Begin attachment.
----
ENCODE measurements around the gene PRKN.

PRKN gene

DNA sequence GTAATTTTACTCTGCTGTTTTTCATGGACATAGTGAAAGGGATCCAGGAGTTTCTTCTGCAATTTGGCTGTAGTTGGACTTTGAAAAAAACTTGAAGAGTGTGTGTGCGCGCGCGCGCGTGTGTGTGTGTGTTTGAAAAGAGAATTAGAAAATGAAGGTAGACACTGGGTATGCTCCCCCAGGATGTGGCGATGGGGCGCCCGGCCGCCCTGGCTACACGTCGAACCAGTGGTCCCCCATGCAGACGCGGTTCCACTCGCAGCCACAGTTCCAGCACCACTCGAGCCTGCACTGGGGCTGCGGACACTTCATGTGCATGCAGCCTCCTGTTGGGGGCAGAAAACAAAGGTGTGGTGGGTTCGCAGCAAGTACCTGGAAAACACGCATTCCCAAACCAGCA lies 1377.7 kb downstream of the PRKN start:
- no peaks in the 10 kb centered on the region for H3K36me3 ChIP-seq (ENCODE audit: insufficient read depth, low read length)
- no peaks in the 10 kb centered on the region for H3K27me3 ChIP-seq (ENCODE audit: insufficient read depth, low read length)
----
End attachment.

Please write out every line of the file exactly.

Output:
ENCODE measurements around the gene PRKN.

PRKN gene

DNA sequence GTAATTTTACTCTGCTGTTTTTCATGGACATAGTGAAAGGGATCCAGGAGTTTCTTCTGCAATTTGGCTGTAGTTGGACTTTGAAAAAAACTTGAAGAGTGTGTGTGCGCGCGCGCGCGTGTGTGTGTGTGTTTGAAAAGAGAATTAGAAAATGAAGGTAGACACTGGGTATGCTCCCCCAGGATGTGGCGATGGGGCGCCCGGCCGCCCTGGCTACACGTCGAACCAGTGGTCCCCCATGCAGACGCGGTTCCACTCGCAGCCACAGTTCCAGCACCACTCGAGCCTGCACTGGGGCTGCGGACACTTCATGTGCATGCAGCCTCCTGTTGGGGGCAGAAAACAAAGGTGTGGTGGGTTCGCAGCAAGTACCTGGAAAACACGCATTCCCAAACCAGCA lies 1377.7 kb downstream of the PRKN start:
- no peaks in the 10 kb centered on the region for H3K36me3 ChIP-seq (ENCODE audit: insufficient read depth, low read length)
- no peaks in the 10 kb centered on the region for H3K27me3 ChIP-seq (ENCODE audit: insufficient read depth, low read length)